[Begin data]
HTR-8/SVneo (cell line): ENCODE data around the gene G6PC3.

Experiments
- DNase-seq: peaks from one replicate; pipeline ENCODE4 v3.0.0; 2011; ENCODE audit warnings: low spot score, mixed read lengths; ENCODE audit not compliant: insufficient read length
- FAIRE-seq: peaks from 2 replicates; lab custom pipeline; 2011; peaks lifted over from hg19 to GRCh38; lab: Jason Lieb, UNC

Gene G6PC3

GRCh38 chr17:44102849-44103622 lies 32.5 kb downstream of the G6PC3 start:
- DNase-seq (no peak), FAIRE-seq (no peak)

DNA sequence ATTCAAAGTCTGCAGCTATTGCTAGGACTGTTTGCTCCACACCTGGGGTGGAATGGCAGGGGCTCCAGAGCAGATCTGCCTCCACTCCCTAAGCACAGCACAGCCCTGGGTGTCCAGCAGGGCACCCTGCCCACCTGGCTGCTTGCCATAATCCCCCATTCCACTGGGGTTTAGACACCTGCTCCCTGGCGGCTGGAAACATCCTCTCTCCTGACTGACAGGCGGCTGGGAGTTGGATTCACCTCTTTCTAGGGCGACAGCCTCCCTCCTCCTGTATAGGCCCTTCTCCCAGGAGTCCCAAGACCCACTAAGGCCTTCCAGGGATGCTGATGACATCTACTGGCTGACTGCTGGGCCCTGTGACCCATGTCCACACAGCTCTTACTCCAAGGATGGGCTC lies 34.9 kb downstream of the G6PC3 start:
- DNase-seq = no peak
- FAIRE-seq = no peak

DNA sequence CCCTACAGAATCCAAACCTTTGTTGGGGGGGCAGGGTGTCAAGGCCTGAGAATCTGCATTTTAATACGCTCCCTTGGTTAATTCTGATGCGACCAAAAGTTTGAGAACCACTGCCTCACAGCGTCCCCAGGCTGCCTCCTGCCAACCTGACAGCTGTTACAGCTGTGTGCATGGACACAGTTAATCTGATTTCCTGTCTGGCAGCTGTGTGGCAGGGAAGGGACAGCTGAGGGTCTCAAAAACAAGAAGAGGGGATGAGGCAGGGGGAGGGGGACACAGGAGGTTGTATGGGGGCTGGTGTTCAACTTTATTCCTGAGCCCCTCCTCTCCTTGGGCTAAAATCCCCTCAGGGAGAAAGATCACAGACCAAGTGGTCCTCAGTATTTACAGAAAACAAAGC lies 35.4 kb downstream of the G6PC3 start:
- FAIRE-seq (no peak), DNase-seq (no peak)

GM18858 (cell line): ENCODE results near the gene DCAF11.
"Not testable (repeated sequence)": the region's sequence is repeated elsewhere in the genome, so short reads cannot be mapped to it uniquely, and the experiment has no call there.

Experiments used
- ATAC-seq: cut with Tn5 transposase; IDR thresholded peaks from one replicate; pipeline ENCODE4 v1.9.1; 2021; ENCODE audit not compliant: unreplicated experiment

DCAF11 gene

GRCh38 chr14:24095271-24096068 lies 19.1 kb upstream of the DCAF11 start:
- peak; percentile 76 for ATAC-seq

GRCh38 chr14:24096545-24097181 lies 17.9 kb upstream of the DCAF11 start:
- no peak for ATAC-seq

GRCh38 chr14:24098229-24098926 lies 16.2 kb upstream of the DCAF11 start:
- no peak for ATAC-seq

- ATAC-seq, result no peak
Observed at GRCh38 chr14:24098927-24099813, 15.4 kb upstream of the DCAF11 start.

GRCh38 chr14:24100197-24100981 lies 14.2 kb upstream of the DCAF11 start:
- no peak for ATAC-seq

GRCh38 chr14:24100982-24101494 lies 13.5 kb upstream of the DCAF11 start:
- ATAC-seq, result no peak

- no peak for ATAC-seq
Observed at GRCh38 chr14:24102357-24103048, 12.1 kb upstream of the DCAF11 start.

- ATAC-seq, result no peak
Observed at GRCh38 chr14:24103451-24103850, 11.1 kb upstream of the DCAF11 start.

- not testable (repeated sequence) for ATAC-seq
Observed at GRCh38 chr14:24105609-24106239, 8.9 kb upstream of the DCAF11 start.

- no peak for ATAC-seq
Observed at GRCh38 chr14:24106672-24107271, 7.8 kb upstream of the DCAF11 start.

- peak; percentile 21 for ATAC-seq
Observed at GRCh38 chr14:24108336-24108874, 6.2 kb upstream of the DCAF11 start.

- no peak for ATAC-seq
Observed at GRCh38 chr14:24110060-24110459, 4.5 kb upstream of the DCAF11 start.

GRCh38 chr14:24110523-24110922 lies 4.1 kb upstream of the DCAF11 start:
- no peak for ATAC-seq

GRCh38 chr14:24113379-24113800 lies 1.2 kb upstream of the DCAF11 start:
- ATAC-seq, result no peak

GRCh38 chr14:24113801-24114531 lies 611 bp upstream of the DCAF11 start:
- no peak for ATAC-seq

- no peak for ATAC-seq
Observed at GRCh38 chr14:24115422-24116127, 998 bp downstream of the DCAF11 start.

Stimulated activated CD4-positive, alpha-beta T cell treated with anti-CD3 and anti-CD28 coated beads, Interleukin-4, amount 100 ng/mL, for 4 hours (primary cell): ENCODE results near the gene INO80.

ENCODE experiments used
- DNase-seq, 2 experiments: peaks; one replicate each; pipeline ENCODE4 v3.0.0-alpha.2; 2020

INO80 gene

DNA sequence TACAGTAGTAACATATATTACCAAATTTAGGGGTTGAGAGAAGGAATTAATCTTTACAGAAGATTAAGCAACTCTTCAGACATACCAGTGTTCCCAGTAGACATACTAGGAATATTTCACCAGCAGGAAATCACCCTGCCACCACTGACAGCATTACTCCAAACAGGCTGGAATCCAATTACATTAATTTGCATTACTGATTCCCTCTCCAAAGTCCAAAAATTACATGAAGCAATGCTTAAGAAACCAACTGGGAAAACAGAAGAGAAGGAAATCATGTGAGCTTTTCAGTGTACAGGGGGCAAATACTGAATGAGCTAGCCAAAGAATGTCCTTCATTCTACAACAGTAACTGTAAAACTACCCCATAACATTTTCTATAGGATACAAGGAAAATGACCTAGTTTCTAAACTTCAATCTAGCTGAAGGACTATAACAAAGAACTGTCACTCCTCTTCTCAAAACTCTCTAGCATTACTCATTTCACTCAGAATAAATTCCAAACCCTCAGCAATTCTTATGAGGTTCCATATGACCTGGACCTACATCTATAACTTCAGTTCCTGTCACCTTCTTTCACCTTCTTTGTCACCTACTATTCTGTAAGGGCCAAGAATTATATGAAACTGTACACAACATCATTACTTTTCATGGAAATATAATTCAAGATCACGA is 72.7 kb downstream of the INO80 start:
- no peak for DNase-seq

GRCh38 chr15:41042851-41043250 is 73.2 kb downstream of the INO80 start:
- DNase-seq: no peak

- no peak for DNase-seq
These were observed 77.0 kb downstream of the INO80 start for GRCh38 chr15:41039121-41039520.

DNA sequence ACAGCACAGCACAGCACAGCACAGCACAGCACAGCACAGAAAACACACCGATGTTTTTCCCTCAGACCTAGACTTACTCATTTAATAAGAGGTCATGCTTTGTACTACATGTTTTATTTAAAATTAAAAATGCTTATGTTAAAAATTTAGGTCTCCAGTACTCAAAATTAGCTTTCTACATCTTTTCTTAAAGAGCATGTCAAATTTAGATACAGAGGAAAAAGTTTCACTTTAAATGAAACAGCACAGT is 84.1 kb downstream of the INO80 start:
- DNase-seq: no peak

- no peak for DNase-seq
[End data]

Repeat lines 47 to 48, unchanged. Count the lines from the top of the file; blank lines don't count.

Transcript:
- no peak for ATAC-seq

- no peak for ATAC-seq